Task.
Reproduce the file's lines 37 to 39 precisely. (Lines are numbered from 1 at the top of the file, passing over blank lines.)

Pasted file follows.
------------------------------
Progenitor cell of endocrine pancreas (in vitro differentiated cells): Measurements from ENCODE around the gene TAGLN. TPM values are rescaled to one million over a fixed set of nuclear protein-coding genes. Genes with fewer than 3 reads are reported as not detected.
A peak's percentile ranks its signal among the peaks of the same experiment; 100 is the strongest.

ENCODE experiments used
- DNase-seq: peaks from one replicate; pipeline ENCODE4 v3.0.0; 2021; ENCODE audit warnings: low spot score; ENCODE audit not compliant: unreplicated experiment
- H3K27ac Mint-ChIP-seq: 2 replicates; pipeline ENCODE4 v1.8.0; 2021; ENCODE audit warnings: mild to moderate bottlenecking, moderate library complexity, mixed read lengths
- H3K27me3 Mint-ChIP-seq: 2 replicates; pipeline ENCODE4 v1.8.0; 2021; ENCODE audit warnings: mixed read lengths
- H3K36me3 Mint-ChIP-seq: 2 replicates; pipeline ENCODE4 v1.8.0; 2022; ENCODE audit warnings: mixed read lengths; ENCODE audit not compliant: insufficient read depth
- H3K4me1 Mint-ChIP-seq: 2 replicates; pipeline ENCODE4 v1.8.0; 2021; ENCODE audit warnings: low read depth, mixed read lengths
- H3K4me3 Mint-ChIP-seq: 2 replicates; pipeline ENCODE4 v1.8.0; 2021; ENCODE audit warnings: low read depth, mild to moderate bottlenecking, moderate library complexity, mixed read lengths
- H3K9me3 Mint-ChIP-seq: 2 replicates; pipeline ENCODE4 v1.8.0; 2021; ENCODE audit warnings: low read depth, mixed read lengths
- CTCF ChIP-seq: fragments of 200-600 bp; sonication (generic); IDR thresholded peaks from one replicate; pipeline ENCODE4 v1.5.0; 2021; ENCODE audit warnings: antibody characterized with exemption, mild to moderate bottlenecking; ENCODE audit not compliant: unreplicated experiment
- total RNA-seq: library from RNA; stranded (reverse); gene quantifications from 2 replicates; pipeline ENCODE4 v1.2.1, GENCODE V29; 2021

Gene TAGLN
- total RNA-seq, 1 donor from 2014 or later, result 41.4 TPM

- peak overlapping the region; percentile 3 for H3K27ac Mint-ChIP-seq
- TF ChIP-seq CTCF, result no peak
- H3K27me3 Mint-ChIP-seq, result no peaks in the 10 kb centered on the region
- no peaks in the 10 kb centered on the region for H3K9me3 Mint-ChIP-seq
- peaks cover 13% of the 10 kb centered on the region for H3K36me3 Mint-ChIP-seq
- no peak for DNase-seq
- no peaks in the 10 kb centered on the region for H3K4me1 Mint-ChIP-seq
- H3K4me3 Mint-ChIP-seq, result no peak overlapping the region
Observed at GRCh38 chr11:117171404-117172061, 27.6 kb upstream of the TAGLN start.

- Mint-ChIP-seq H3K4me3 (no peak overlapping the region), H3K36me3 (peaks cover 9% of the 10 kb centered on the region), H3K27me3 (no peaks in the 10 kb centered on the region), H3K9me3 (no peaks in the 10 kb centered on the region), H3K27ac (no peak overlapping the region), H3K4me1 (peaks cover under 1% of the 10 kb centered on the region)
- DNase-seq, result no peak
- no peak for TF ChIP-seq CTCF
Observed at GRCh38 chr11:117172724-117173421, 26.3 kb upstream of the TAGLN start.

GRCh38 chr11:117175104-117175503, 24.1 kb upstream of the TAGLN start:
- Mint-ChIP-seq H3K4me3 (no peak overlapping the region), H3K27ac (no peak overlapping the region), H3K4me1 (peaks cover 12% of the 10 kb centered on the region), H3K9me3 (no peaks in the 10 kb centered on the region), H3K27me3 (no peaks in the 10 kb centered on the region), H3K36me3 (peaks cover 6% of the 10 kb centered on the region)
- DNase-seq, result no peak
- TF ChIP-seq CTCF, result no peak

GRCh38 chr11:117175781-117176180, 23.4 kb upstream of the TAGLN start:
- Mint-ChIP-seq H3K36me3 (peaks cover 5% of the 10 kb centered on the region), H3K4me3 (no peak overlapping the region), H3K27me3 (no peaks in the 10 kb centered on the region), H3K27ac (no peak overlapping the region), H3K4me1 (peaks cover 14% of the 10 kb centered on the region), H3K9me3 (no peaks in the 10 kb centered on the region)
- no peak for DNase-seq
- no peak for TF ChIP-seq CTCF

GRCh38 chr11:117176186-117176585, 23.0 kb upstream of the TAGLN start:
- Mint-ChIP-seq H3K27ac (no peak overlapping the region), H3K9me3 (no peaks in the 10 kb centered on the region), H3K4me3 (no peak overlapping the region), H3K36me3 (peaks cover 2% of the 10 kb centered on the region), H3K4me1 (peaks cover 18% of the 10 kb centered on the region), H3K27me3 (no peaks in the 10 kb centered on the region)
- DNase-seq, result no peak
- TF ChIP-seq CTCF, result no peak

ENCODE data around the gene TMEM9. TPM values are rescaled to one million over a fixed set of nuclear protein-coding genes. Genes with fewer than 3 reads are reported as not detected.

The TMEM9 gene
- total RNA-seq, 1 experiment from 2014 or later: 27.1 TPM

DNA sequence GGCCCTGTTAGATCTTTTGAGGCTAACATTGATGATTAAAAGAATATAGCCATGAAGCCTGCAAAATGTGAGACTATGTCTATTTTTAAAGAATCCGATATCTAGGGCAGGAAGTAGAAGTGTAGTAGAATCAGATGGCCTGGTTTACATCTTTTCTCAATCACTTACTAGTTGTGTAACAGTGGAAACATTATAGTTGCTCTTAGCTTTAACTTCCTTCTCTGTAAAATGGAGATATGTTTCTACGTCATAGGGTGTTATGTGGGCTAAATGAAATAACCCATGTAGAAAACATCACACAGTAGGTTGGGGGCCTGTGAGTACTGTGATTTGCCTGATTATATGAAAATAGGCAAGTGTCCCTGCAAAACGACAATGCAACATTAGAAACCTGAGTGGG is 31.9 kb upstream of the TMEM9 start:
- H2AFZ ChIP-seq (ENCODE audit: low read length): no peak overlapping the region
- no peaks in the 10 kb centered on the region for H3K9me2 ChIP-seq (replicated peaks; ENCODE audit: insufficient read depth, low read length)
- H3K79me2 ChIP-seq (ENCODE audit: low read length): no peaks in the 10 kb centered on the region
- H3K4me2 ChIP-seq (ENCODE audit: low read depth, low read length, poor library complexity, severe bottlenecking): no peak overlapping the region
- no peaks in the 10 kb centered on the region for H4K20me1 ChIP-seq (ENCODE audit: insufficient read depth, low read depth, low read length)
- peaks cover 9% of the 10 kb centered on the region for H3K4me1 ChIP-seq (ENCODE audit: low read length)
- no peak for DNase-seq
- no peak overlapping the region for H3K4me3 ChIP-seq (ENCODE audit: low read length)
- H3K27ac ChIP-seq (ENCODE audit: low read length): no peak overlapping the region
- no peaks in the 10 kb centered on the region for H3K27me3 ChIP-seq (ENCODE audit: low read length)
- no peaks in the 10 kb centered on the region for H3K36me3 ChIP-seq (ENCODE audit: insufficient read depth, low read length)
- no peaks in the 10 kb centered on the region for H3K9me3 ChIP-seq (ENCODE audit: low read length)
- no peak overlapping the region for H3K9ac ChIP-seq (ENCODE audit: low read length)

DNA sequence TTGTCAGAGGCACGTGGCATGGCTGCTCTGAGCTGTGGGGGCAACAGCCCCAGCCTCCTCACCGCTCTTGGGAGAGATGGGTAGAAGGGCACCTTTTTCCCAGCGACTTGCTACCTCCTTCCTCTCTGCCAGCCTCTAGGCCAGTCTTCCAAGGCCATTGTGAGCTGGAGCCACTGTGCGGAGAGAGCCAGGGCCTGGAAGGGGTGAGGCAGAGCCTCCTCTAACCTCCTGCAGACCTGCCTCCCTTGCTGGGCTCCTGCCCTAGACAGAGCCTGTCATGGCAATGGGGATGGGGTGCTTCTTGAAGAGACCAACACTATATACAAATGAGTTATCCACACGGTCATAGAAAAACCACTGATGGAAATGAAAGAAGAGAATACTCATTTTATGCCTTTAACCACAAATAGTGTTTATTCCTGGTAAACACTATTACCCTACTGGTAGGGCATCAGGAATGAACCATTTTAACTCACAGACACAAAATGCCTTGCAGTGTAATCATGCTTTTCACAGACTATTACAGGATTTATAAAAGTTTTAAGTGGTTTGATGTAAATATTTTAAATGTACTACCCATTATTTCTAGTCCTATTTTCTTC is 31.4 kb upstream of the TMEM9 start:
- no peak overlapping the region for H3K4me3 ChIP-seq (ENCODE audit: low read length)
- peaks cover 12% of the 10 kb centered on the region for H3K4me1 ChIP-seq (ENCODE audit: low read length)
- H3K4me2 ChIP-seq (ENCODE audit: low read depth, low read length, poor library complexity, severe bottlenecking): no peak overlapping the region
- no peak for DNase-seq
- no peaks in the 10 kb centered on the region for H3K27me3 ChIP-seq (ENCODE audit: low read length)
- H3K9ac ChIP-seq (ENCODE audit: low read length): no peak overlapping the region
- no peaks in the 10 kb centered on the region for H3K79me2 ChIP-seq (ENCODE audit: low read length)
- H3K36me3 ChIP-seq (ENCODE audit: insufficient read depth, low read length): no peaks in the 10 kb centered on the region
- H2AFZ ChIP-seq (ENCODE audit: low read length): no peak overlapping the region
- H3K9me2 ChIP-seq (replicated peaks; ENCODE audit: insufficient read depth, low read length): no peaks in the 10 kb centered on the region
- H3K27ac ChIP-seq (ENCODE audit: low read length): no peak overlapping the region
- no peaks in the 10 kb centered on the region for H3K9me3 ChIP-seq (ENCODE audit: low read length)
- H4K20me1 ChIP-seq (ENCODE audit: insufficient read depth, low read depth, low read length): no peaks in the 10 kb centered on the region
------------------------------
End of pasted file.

- Mint-ChIP-seq H3K27ac (no peak overlapping the region), H3K9me3 (no peaks in the 10 kb centered on the region), H3K4me3 (no peak overlapping the region), H3K36me3 (peaks cover 2% of the 10 kb centered on the region), H3K4me1 (peaks cover 18% of the 10 kb centered on the region), H3K27me3 (no peaks in the 10 kb centered on the region)
- DNase-seq, result no peak
- TF ChIP-seq CTCF, result no peak